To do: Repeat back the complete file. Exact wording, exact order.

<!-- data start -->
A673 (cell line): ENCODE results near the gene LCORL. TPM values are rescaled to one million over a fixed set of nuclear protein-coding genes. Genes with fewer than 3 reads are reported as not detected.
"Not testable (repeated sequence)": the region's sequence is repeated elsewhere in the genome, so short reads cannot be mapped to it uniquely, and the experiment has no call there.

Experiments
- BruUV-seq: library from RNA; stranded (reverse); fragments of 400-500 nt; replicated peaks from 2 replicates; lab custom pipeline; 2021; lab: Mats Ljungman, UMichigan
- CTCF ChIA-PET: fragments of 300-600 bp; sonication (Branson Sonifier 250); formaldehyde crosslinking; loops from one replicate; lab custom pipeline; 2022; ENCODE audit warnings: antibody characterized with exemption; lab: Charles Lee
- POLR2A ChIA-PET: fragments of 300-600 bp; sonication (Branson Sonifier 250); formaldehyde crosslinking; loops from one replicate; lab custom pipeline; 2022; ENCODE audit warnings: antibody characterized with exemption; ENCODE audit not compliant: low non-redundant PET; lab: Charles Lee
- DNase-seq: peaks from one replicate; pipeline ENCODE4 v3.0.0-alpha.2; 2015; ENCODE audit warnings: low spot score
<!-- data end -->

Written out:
A673 (cell line): ENCODE results near the gene LCORL. TPM values are rescaled to one million over a fixed set of nuclear protein-coding genes. Genes with fewer than 3 reads are reported as not detected.
"Not testable (repeated sequence)": the region's sequence is repeated elsewhere in the genome, so short reads cannot be mapped to it uniquely, and the experiment has no call there.

Experiments
- BruUV-seq: library from RNA; stranded (reverse); fragments of 400-500 nt; replicated peaks from 2 replicates; lab custom pipeline; 2021; lab: Mats Ljungman, UMichigan
- CTCF ChIA-PET: fragments of 300-600 bp; sonication (Branson Sonifier 250); formaldehyde crosslinking; loops from one replicate; lab custom pipeline; 2022; ENCODE audit warnings: antibody characterized with exemption; lab: Charles Lee
- POLR2A ChIA-PET: fragments of 300-600 bp; sonication (Branson Sonifier 250); formaldehyde crosslinking; loops from one replicate; lab custom pipeline; 2022; ENCODE audit warnings: antibody characterized with exemption; ENCODE audit not compliant: low non-redundant PET; lab: Charles Lee
- DNase-seq: peaks from one replicate; pipeline ENCODE4 v3.0.0-alpha.2; 2015; ENCODE audit warnings: low spot score